Current Issue

  • Second Chances

     You might not guess it by the packed dining room or robust tee sheet of today, but only a few years ago the Club at Wynstone (then known as the Wynstone Country Club) was plainly in survival mode.Read More

  • Begin On Day One

     Starting new employees off on the right foot will have them engaged from the onset.Read More

MORE CONTENT

Online Exclusives

  • Tee Time Coalition
  • Tee Time Coalition

    The primary purpose of the coalition is to support a more competitive and balanced marketplace in public golf that is both supportive of the golf course owner, operator, PGA professional and the golf consumer. This will be accomplished by promoting adoption of online tee time guidelines and best practices among technology companies, online agents, marketers, golf course operators, general consumers, and the media.Read More

May 2018

Vantage Point

Vantage Point‭By Jay Karen, CEO

Another case for moving to a new tee

In last month’s column, I opined that one of golf’s “distance problems” is that many golfers are playing from tee boxes that are too difficult for them. Or maybe restated, if they played tees that offered, say, a 6,000-yard experience instead of a 6,600-yard experience, they might find it more enjoyable and the round a little speedier. And golf writer John Gaughan recently penned a wonderful piece about aging and moving up a set of tees, and the joys of discovering the golf course in a new way and the challenges it brings.

I think there are two factors that cause golfers to pause at the idea of (gasp) moving from one set of colored tees to another: One is ego, and the other is having to consider an equalizer in addition to giving or receiving strokes. Let’s unpack this for a moment, and realize that you — the course operator — can help make this work.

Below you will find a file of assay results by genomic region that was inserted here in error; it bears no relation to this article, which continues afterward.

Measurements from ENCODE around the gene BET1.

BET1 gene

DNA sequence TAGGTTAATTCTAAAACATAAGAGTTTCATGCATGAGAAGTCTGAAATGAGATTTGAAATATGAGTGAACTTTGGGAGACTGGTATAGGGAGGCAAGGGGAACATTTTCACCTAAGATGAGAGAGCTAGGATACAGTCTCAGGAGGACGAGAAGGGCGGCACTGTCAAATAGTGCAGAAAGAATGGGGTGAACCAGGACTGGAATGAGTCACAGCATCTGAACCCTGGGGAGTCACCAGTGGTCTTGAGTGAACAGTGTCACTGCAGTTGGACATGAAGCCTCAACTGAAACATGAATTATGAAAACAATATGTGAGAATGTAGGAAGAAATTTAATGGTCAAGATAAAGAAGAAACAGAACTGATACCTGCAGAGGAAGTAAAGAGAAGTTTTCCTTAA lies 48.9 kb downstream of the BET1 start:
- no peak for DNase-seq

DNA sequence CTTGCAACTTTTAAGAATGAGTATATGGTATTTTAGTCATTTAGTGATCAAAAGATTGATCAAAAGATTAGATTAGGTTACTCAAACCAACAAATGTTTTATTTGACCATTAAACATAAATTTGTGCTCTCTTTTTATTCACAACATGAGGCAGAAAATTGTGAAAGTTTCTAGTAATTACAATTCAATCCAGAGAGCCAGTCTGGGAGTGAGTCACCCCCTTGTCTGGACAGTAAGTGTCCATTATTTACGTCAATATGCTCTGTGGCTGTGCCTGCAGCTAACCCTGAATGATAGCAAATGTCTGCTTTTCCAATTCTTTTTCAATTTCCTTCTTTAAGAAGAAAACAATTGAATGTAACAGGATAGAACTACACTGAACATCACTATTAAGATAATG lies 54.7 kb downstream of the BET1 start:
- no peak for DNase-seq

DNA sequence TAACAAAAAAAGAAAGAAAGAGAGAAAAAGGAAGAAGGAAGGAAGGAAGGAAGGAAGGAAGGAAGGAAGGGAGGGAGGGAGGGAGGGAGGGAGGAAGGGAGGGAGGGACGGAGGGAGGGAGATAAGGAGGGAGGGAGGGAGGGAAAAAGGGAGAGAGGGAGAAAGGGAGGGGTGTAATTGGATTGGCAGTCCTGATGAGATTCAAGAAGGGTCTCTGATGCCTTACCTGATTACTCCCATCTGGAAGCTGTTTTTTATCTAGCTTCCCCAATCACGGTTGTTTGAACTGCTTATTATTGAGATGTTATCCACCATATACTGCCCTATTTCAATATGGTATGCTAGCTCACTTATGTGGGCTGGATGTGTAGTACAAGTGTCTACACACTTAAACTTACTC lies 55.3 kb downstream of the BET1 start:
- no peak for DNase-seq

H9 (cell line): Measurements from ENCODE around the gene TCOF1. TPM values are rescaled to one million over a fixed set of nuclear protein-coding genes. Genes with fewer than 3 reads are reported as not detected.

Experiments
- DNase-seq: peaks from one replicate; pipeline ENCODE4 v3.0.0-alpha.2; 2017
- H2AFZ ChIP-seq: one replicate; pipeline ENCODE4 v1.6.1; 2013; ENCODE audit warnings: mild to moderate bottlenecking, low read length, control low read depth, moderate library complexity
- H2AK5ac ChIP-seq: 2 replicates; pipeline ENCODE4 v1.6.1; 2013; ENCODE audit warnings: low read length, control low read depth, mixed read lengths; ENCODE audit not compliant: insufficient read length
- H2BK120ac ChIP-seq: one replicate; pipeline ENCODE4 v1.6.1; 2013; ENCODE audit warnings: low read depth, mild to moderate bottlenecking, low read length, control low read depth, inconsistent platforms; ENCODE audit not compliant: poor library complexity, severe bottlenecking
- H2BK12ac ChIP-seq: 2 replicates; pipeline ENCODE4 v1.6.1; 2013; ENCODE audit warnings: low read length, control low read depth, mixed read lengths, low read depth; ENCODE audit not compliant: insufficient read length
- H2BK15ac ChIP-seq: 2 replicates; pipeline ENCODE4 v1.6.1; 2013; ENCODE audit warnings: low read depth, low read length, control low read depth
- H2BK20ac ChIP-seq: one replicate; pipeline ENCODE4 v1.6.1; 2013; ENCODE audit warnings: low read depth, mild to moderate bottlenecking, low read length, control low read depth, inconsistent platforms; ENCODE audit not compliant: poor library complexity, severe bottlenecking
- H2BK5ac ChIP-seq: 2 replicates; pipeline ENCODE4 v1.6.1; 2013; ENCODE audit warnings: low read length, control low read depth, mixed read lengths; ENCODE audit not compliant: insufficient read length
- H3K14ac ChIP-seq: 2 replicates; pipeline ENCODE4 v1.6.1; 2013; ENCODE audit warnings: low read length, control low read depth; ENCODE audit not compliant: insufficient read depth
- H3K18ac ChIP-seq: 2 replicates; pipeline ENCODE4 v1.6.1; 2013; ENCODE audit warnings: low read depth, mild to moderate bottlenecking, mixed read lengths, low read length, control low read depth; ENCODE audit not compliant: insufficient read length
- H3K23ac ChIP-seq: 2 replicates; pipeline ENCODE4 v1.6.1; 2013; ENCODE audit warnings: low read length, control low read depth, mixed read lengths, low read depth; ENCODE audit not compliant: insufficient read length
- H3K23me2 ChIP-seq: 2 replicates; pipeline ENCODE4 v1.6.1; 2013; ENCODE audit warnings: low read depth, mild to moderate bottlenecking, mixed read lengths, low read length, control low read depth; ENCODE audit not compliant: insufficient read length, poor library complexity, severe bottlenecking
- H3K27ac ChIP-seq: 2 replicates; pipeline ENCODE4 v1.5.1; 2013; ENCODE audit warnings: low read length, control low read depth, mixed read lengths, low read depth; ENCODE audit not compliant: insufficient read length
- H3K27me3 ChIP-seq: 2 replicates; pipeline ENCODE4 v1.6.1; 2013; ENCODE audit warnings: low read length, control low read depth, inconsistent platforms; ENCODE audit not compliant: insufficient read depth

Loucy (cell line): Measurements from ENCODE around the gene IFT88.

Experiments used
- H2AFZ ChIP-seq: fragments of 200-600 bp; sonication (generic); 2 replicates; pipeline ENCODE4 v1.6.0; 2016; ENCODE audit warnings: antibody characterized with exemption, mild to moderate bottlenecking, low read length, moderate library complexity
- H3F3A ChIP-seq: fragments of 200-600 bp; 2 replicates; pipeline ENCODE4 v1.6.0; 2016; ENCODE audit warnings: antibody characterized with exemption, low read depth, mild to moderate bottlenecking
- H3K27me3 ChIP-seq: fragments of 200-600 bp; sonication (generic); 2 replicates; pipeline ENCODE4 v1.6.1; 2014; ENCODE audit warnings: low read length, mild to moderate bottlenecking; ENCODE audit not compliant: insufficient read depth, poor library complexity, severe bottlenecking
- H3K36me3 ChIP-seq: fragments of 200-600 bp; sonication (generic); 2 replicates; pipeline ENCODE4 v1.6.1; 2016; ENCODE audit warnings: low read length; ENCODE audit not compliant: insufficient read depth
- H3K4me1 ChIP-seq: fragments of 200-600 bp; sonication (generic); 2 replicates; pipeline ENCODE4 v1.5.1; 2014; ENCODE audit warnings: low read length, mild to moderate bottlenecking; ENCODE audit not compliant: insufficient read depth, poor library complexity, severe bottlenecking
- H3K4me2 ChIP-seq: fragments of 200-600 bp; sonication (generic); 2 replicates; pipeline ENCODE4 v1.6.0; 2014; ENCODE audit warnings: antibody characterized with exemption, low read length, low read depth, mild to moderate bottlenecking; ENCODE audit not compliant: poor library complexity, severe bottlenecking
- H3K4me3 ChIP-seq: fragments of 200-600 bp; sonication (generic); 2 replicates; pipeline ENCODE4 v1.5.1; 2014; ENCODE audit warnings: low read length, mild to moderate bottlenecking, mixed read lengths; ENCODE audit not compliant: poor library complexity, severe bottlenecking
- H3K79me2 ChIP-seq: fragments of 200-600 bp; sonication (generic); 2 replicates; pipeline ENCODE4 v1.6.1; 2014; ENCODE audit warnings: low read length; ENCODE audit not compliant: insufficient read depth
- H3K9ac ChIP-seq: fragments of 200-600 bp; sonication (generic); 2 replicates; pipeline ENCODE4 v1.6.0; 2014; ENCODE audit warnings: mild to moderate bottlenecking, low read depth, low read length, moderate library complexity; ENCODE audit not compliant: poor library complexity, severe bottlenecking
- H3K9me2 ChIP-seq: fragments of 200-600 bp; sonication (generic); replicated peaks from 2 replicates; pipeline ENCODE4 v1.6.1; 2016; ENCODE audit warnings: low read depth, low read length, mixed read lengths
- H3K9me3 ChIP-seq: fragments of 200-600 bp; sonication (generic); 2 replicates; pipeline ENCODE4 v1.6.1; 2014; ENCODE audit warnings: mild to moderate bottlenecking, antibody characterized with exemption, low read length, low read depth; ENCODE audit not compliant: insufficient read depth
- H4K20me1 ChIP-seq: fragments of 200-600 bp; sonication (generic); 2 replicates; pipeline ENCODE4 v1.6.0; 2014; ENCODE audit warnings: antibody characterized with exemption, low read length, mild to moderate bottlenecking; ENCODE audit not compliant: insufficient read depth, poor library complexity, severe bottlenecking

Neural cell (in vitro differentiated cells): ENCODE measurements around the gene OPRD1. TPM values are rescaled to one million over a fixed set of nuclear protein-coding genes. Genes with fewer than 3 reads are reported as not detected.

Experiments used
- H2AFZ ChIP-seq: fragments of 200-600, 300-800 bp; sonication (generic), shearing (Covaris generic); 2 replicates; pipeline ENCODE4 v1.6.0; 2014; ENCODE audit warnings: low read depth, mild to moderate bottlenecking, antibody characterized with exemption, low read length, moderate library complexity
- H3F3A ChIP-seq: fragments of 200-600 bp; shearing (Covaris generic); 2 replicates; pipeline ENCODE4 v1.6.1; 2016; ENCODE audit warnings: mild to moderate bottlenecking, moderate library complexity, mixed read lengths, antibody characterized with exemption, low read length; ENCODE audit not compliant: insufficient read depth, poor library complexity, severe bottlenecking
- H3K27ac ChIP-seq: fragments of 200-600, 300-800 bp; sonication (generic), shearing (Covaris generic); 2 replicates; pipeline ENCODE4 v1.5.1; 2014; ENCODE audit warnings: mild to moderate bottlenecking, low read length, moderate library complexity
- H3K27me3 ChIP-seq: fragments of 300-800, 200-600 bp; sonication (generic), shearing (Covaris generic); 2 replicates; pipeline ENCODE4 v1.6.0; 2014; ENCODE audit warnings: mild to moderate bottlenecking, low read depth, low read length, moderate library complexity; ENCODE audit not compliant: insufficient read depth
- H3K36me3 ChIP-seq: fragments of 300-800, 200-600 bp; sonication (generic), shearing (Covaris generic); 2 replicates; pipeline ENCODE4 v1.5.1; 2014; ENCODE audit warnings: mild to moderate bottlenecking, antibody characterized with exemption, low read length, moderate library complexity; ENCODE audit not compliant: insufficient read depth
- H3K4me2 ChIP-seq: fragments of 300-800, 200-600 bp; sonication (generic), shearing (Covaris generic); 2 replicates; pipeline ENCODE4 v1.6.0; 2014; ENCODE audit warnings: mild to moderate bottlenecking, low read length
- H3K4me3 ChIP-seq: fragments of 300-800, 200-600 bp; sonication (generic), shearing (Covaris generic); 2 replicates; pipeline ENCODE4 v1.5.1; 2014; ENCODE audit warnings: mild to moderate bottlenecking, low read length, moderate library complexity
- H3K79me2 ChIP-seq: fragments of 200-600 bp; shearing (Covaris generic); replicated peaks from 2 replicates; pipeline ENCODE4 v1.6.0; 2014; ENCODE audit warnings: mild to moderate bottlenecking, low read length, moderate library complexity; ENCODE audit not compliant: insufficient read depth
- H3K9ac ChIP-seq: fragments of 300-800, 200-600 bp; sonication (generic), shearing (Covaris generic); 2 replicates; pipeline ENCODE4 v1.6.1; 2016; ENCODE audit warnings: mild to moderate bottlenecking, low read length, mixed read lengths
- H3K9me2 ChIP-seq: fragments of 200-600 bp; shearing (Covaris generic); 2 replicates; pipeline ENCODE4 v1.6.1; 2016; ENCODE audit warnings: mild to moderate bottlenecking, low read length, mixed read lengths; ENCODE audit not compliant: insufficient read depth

Ego. No one likes admitting or realizing they aren’t hitting the ball as far as they used to. But you can help ease the pain and encourage a more appropriate set of tee boxes by embracing the combination-tee movement. What was once a rare anomaly is now a bit more common — looking at the scorecard and seeing something like Blue/White or White/Yellow as one of the rows on the card. Going from Blue to Blue/White is an easier jump than straight to White. Just getting golfers out of their ingrained behaviors of playing the SAME tee box, no matter where they play or the distance of the course, is a great first step. And of course, having more than three or four sets of tees helps the cause even more. But if you don’t think you can afford to build or maintain more tee boxes yet, updating the scorecard is a great first step. Kudos to those who have been doing it!

Equalizer. You’ve been there. Standing on the first and everyone figures out who gets how many strokes from whom before play begins. In most cases, everyone is likely playing the same set of tees, so you’re only dealing with one variable — differences in typical score levels. If the group starts splitting up what tee boxes they are all playing, you’re introducing another variable. How does that impact the calculus of determining who gets how many strokes? The short-term head-scratching on that one will be temporary. Eventually, it will “all come out in the wash,” as my mother used to say. If you move up a set of tees and you start scoring better, then eventually the spread of strokes will get smaller naturally, and everyone can carry on as before.

Why is this important? I look no further than my own father. He played golf weekly for decades, and then (for a variety of reasons) nearly stopped playing altogether. Upon returning to the game, he decided to play one set of tee boxes closer than he had all his life. And, man is he happier and back to playing a few times per month. 

Happier golfers mean a higher chance of returning to the course. Returning to the course means recurring revenue from a reliable customer base. And what business owner doesn’t love reliable, recurring revenue?

Share/Bookmark

Leave a Comment

Yamaha Umax

Toro

Featured Resource

Owner's Manual

Owners Manual IconBrought to you by Yamaha
Visit the Owner’s Manual library within the GB Archive for practical, small business insights and know-how for your golf operation.Read More

May 2018 Issue
  • CONTENTS
  • DIGITAL FLIPBOOK


Connect With Us


facebooktwitterNGCOABuyers GuideYouTube